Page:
Also the volume of this soil is noted down as V1 and this is equal to the volume of empty dish we determined.

image : phase-diagram-at-shrinkage-limit.png

 

We can represent this flowing state of soil sample using the phase diagram. V1 is the total volume of this soil and weight of this sample is W1. We also represent weight of solids as Ws.

 

If the soil is allowed to dry up gradually up to its shrinkage limit, where soil is still fully saturated and all the soil pores are filled with water then we can show that stage with the second figure in the image kind of block diagram. Here volume of this soil sample is considered as reduced to V2 from initial state of V1 and weight of this sample as W2 from W1.

image : oven.png

Now the soil pat in the dish is allowed to dry in the air till the color of the soil pat changes from dark to light. Then the dish is dried in the oven at 110 degree centigrade. Soil’s pores water reduced to zero and now pores are only filled with air.

 

Weight of this dried soil is taken by removing weight of dish and noted down as Wdry. This dry weight of soil is actually equal to the weight of solids as soil mass contains only solids and air.

 

image : block-diagrams.png

 

The third block diagram represents that completely dry state of soil. Here volume of the soil remains the same as it was at shrinkage limit. We can write this dry soil volume as Vdry and its weight can be written as Wdry.

 

Here we already know Wdry but Vdry is unknown. The volume of the dry pat of soil is measured by the mercury displacement method.

 

For that we take a glass container and fill it completely with mercury. We place this container in a pan. Excess mercury is removed by pressing a glass plate over the top of the container. Any mercury adhered to the side of the container is wiped off.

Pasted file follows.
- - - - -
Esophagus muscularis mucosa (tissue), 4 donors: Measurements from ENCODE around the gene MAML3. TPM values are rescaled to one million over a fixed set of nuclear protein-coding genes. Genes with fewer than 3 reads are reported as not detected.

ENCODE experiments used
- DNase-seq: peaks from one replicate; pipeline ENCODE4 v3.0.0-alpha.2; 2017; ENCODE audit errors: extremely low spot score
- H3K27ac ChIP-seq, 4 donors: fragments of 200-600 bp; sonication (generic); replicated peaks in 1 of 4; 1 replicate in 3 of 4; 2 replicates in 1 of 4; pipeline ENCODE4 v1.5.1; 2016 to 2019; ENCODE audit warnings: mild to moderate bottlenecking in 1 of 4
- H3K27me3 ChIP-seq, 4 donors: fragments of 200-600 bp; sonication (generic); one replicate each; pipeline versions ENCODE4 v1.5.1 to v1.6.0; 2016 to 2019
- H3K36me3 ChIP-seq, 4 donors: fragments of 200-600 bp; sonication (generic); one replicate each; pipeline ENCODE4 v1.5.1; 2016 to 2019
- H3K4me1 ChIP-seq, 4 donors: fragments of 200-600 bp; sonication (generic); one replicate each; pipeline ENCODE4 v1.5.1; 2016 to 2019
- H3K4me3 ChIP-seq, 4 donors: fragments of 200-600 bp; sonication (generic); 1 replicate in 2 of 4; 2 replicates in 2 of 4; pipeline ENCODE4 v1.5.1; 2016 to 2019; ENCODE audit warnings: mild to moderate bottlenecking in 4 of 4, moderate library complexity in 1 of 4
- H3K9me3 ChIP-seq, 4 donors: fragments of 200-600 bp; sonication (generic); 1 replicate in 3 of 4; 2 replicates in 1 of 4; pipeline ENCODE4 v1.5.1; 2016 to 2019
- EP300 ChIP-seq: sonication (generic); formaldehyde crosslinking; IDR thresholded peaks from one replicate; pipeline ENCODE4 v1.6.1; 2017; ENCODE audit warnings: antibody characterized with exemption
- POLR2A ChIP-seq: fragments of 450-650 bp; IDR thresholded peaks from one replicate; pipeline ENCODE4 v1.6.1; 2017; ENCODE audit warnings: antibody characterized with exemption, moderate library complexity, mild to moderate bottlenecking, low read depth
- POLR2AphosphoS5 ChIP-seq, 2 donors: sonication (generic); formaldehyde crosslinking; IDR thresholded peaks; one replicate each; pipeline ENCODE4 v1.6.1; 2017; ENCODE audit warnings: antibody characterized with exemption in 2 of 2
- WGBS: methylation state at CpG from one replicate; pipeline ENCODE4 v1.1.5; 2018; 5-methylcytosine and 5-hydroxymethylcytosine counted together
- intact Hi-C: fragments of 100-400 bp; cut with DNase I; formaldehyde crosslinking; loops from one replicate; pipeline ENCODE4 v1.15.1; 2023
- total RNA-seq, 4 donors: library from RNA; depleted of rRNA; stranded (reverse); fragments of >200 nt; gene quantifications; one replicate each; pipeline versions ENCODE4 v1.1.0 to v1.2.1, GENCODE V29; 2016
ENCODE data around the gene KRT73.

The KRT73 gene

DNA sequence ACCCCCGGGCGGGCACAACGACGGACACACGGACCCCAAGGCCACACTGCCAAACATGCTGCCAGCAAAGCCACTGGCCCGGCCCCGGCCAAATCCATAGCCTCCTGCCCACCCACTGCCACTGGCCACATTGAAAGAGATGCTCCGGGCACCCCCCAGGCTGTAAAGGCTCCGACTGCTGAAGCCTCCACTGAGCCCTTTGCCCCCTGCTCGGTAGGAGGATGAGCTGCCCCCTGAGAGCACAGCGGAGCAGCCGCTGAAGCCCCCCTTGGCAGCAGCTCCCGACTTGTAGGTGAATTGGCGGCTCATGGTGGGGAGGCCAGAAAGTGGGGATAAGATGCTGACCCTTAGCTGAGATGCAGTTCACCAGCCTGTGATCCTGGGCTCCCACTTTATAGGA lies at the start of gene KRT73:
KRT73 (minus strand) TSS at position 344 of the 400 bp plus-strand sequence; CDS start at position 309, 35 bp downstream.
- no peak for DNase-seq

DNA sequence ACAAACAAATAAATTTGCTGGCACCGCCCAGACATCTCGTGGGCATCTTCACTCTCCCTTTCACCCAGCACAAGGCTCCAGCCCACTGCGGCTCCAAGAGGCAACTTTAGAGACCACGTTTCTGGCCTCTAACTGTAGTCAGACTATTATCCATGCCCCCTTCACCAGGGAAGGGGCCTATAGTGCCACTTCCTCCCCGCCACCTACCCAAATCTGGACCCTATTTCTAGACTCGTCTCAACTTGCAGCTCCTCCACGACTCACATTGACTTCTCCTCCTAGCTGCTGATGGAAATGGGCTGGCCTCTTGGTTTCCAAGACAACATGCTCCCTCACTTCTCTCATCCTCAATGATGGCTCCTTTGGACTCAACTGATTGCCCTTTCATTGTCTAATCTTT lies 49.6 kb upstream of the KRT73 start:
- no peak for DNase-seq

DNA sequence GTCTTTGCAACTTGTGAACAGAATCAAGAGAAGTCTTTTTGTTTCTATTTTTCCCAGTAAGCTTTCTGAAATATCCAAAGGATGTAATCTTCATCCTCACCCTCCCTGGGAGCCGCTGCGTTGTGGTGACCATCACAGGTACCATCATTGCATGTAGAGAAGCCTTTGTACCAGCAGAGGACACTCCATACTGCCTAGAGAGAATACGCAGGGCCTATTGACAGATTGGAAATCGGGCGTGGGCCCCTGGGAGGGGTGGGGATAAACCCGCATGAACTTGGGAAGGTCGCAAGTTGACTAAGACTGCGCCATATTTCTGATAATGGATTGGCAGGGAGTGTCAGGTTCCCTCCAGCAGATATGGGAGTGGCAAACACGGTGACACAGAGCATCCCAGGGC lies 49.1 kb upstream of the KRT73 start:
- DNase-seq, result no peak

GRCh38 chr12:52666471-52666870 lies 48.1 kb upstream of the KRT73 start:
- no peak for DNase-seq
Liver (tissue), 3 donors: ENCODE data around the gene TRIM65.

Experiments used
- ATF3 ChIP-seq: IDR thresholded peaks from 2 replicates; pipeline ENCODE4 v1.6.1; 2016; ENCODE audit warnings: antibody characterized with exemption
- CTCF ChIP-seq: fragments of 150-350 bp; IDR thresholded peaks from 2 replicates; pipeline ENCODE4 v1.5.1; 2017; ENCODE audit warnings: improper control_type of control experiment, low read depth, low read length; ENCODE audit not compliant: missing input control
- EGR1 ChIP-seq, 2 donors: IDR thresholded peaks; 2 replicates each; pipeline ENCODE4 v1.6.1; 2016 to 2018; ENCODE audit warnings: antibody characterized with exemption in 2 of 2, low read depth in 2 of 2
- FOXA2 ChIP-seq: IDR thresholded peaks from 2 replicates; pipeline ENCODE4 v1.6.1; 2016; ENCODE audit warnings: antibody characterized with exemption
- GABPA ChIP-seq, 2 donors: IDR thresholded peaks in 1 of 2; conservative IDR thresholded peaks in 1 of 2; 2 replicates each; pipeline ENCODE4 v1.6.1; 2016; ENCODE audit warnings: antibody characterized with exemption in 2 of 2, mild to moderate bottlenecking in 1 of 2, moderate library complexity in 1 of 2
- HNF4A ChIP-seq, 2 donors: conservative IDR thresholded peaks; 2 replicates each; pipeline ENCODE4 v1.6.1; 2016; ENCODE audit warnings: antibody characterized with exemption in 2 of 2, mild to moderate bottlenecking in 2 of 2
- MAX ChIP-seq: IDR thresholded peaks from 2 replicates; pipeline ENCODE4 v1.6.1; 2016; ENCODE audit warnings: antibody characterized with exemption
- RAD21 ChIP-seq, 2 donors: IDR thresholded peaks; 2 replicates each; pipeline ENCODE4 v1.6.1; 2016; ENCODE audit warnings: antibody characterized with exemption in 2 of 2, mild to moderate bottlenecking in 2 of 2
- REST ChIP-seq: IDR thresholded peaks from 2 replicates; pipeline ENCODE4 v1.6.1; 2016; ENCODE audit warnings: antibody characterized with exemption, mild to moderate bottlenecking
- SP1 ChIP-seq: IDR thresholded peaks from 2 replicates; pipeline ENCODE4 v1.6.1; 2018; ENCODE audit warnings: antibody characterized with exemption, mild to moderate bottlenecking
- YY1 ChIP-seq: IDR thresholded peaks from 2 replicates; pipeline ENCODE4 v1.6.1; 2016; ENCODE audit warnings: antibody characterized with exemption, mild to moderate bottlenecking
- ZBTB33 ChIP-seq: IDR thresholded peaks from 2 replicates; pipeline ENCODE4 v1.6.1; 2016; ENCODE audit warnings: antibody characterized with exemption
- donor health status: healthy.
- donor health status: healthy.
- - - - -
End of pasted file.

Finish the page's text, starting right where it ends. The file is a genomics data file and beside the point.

image : mercury-displacement-method.png

 

Now the dry soil pat is removed from the shrinkage dish and placed on the top of the mercury surface. It is then submerged into the mercury by again pressing a glass plate over the top of the container. Mercury displaced is collected and weighed. Its volume is determined from its weight and specific gravity. The volume of this displaced mercury will be equal to the volume of our dried soil pat (Vdry).

image : volume-of-dry-soil-pat.png

 

Let’s say the volume of solids present as Vs which is actually the same in any state of the soil at different water contents.

 

Now consider all the phase diagrams of the soil in different stages.

image : block-diagrams.png

 

In all the states weight of solids are constant.

Weight of water in the initial state when we mixed the water into the sieved soil will be equal to the weight of initial soil sample minus weight of dry soil sample. That is:

image : weight-of-water-in-soil.png

 

image : weight-of-water-needs-to-be-reduced.pngNow this much amount of water (shown in the figure) the soil has to lose to reach at the shrinkage limit and that will be equal to the V1 minus V2.

This is only volume difference of these two states. To get the weight of water we need to multiply this by unit weight of water, i.e. Yw(V1 - V2)

 

Hence from these two determined values we can calculate the amount of water present in the soil sample at its shrinkage limit by weight of water in the soil at initial stage minus weight of water needed to lose to reach shrinkage limit

image : weight-of-water-at-shrinkage-limit.png

 

We know that shrinkage limit is nothing but the water content value and water content is defined as the weight of water present in the soil divided by weight of solids presents.

image : water-content.png

 

We now have weight of water in soil at shrinkage limit and we know weight of solids is same in all the states. Which is Wdry.

image : shrinkage-limit-eq-1.png

 

If we separate these two

image : shrinkage-limit-eq-2.png

 

we can see this quantity is water content of the soil at its initial stage when it was initially taken. Which can be written as Wi for water content initial. Also volume of sample V2 at shrinkage limit is equal to the volume the sample at dry state so this can be written as Vd.

image : shrinkage-limit.png

 

Using this equation shrinkage limit of any soil can be calculated.

 

In this equation all the quantities are known to us

Wi is water content of the soil at initial saturated condition which may be determined by any of the water content determination methods.

V1 is volume of the soil at initial saturated condition

Vd is dry volume of the soil sample

WDry is dry weight of the soil sample

And YW is unit weight of water.





Tags : atterberg limits

Published on :2019-11-20